What’s in a Name?

Despite Juliet’s romantic musings, names do actually say quite a lot. They carry stories, hopes, and dreams. Some parents name their children after other family members they want to remember and honor. My mother named me after her mother – Sarah. Even though I never met my grandmother, part of her is always with me in my name.

A friend of mine shared with me the story of her youngest child’s coming into the world. While Sofia was pregnant, doctors found serious health complications in the fetus’ heart and lungs, and they suggested that it would be better for the mother and the child if she were to terminate the pregnancy. Sofia and her husband thought and prayed about that news. They decided that terminating the pregnancy wasn’t a choice they could make. They decided instead to pray daily for God to heal the baby, so they waited and hoped and prayed. When Sofia delivered the baby tests were run, and the doctors found none of the health problems they had identified during the pregnancy. The child was completely healthy. Sofia and her husband thanked God, and the name that they chose for their youngest son tells the story of God’s faithfulness.

Names carry great meaning in the Bible, too, especially in the prophesies we hear during the season of Advent. In the seventh chapter of Isaiah, King Ahaz hears the name Immanuel (God with us) spoken about the child who will be born, to become Israel’s savior, and as Christians understand him, the savior of the world, Jesus Christ.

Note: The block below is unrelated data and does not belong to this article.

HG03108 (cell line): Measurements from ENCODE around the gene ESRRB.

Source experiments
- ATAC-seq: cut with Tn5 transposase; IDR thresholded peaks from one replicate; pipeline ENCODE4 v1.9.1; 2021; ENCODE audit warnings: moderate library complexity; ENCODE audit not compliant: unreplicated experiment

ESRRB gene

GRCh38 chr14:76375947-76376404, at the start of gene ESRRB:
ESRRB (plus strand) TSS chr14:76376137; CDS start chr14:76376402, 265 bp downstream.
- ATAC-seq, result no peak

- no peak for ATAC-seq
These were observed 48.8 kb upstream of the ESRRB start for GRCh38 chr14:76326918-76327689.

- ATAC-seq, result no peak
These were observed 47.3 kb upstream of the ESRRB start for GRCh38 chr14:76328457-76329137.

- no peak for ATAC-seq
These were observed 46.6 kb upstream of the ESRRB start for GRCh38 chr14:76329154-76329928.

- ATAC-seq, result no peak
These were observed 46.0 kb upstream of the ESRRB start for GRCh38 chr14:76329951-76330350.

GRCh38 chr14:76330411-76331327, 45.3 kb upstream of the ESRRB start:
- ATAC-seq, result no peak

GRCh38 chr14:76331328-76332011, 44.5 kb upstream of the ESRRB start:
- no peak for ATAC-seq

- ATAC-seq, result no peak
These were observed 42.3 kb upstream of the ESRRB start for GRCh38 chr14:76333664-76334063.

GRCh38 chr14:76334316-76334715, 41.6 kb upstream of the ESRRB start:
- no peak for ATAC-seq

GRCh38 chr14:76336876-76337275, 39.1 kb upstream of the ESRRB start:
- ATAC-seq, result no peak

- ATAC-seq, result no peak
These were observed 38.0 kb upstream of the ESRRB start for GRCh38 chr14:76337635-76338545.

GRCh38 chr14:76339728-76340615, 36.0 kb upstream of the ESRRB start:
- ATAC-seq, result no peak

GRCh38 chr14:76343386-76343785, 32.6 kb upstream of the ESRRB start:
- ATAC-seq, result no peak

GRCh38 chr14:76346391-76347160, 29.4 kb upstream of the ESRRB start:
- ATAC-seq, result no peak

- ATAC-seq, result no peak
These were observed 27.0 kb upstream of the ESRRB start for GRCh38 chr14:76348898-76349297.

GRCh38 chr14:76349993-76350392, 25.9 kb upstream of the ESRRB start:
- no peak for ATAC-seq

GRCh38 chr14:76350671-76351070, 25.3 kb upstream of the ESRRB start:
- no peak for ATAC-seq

This naming is a moment of God’s grace to King Ahaz. When the Lord first spoke to Ahaz, he was non-compliant. The Lord gave Ahaz a blank check, to ask for a sign to prove God’s faithfulness. And Ahaz said, “Nah, I won’t ask; I won’t test the Lord.” Ahaz stumbled on an issue of familiarity. It was safe to say I won’t test the Lord; that meant staying in the realm of the familiar, and it was in the law, after all. God was inviting Ahaz into a blessing through the unfamiliar. Who else has heard God say, “You can ask me for ANYTHING, and I’ll do it”?

Although Ahaz was afraid to accept God’s invitation, God showed Ahaz a sign anyway:

The young woman is pregnant and is about to give birth to a son, and she will name him Immanuel (God with us).

God With Us – this is the good news of Christmas. Each year we are invited to receive this blessing anew – God With Us. Our challenge is to recognize that God With Us is still a great mystery full of unfamiliarity every day. Christmas is a very familiar time, but we all experience our unexpected happenings during Advent and Christmas, too. How has God With Us come to you? How will you be alert and prepared when God calls you into the unfamiliar?

Sofia and her husband trusted in God through months of the unfamiliar. They did what they knew how to do – they prayed. When their baby was born healthy, they knew how to thank God. They knew exactly what to name him. “Our baby showed us that God was with us,” Sofia told me, “That’s why we named him Jesús.”

May you experience God With Us, today and always.

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